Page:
Nearby words

  1. forde,
  2. fordless,
  3. fordo,
  4. fordone,
  5. fordyce's spots,
  6. fore and aft,
  7. fore clipping,
  8. fore edge,
  9. fore plane,
  10. fore-


    fore and aft, Nautical. in, at, or to both ends of a ship.
    to the fore,
    1. into a conspicuous place or position; to or at the front.
    2. at hand; ready; available.
    3. still alive.

Origin of fore

by construal of fore- as an adj., hence nominalized; fore and aft perhaps as translation of Dutch or Low German; sense “before” (defs 6, 9) perhaps continuation of Middle English, Old English fore in this sense, or as aphetic form of afore

Can be confusedfor fore four


[ fawr, fohr ]
/ fɔr, foʊr /

interjection Golf.

(used as a cry of warning to persons on a course who are in danger of being struck by the ball.)

Origin of fore

First recorded in 1875–80; probably aphetic variant of before


a prefix meaning “before” (in space, time, condition, etc.), “front,” “superior,” etc.: forehead; forecastle; forecast; foretell; foreman.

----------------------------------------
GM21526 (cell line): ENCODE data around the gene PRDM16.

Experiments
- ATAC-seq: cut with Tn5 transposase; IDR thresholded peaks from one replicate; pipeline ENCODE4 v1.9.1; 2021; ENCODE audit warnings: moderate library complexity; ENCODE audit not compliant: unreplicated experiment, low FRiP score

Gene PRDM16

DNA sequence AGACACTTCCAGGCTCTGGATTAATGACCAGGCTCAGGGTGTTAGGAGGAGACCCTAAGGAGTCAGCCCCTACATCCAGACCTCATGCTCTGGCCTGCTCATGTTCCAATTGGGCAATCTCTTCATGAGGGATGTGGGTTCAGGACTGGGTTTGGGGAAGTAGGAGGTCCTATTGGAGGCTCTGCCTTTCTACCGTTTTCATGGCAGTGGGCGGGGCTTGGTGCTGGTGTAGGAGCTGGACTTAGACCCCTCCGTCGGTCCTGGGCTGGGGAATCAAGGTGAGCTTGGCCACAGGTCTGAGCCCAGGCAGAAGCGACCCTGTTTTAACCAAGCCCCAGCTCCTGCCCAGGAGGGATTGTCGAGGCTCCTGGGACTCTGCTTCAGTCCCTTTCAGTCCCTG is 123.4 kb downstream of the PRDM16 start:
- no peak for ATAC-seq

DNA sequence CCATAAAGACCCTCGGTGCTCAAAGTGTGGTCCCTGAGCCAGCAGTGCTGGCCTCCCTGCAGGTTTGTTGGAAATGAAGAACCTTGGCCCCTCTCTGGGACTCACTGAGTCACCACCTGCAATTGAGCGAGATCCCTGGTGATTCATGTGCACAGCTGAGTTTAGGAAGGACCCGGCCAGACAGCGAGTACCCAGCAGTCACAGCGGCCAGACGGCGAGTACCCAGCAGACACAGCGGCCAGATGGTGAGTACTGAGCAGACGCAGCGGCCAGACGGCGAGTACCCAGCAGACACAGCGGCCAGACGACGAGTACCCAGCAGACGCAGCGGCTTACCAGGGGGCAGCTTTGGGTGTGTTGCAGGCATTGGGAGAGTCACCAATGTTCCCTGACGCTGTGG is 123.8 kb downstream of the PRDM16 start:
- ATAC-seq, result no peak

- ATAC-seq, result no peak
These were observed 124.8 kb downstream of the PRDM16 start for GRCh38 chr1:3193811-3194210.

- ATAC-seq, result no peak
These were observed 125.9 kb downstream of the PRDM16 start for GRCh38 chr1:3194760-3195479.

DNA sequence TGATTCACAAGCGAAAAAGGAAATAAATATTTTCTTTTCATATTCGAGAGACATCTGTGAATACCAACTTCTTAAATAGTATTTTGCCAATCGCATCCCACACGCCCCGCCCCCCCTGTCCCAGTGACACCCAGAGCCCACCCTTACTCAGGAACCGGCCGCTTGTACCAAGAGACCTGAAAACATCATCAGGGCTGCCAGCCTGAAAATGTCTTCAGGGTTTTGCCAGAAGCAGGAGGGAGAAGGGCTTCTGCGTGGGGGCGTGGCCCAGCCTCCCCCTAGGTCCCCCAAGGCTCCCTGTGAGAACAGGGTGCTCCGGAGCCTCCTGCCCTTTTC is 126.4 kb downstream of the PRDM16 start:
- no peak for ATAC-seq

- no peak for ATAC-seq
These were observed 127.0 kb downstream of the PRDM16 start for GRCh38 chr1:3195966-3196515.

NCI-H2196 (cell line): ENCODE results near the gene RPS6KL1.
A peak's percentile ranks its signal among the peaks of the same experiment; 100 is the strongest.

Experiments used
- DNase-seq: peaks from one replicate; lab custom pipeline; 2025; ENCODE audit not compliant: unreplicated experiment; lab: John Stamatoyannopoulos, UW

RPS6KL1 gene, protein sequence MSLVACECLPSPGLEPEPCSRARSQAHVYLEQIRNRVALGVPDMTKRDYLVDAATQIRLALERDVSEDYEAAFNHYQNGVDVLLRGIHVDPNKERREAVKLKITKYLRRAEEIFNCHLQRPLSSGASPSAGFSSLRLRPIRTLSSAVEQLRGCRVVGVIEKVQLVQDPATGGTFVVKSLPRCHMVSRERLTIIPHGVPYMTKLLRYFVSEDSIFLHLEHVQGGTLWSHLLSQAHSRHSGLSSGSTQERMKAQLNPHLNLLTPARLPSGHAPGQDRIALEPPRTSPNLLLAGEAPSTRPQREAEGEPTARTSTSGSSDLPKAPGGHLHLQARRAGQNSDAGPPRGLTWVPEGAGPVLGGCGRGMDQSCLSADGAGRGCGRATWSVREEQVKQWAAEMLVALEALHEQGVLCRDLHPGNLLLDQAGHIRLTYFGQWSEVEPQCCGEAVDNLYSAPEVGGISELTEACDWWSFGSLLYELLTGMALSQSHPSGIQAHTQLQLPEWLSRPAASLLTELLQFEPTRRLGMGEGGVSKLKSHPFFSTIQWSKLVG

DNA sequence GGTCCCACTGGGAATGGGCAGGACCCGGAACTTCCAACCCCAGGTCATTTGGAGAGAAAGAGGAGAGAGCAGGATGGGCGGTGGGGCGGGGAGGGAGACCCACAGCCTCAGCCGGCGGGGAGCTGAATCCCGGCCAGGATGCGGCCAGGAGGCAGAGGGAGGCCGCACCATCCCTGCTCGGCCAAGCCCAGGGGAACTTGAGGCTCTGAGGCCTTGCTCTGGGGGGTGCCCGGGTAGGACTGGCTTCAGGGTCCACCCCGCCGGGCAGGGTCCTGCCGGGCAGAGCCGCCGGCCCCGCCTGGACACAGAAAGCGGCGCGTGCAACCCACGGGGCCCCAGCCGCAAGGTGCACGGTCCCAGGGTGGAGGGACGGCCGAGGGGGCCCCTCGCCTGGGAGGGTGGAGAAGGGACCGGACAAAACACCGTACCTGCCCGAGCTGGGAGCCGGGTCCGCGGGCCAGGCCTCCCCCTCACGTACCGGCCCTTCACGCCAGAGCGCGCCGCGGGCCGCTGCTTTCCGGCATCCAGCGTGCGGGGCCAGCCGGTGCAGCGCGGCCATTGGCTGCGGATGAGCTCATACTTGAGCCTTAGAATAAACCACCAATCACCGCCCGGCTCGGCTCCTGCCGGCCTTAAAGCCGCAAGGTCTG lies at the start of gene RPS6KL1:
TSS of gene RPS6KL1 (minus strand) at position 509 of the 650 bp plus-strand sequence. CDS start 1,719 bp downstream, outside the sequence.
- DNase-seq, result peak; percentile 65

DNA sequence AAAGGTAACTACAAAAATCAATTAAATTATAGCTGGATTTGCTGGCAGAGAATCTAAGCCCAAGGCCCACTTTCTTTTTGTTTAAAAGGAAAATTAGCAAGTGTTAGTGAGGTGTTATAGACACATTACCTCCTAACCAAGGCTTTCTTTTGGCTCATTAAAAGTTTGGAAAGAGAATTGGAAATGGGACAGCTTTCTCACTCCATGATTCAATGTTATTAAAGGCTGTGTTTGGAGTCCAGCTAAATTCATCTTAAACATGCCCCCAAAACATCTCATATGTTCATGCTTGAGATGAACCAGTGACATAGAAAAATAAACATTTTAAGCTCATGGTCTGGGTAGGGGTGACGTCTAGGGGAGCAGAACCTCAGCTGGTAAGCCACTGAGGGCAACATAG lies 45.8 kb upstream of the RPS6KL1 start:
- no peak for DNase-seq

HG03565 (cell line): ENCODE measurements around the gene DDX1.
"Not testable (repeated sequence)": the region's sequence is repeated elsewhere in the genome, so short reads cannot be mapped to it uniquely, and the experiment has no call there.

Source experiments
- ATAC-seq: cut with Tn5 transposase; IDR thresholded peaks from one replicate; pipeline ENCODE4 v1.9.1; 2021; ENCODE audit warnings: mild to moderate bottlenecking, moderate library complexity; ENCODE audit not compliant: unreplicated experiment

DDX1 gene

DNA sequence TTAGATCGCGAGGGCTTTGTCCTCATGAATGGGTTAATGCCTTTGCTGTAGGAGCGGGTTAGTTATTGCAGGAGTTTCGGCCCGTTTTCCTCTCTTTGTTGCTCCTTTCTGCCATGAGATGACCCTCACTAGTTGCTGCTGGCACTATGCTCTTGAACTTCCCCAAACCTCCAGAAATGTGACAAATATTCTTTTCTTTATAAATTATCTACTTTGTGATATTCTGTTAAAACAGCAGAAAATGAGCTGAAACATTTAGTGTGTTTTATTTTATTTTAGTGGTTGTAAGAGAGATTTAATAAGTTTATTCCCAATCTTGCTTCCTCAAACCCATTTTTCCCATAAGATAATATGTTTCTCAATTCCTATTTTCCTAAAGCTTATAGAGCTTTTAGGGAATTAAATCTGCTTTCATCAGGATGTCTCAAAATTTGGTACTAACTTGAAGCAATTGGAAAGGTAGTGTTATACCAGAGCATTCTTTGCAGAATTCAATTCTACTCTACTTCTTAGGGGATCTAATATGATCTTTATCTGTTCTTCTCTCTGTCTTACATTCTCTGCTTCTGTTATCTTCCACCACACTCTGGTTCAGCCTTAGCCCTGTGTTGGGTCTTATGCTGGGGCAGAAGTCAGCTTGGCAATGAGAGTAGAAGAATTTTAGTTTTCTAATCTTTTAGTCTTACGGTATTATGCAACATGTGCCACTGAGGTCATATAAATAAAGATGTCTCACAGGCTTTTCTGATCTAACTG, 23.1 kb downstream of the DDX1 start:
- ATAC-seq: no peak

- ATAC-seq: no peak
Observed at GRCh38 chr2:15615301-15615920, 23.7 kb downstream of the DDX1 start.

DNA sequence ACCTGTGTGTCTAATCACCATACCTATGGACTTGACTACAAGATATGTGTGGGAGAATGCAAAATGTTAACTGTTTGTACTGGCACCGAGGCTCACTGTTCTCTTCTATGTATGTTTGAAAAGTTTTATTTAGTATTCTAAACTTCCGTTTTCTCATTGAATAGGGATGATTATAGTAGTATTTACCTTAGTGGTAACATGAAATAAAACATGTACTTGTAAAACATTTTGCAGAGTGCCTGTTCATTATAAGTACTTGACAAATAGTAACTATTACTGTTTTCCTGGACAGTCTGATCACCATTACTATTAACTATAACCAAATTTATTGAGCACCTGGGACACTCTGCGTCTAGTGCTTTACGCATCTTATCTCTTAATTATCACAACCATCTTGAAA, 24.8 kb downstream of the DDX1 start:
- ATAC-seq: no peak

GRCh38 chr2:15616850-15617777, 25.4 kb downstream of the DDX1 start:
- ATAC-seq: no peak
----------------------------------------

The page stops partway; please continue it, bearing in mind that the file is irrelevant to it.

Origin of fore-

combining form representing Middle English, Old English for(e) Unabridged Based on the Random House Unabridged Dictionary, © Random House, Inc. 2019

Examples from the Web for fore

British Dictionary definitions for fore

Word Origin for fore

Old English; related to Old Saxon, Old High German fora, Gothic faura, Greek para, Sanskrit pura


(in golf) a warning shout made by a player about to make a shot

Word Origin for fore

C19: probably short for before



before in time or rankforesight; forefather; foreman
at or near the front; before in placeforehead; forecourt

Word Origin for fore-

Old English, from fore (adv)

Collins English Dictionary - Complete & Unabridged 2012 Digital Edition © William Collins Sons & Co. Ltd. 1979, 1986 © HarperCollins Publishers 1998, 2000, 2003, 2005, 2006, 2007, 2009, 2012

Word Origin and History for fore
Online Etymology Dictionary, © 2010 Douglas Harper

Idioms and Phrases with fore


In addition to the idioms beginning with fore

  • fore and aft

also see:

  • to the fore
The American Heritage® Idioms Dictionary Copyright © 2002, 2001, 1995 by Houghton Mifflin Harcourt Publishing Company. Published by Houghton Mifflin Harcourt Publishing Company.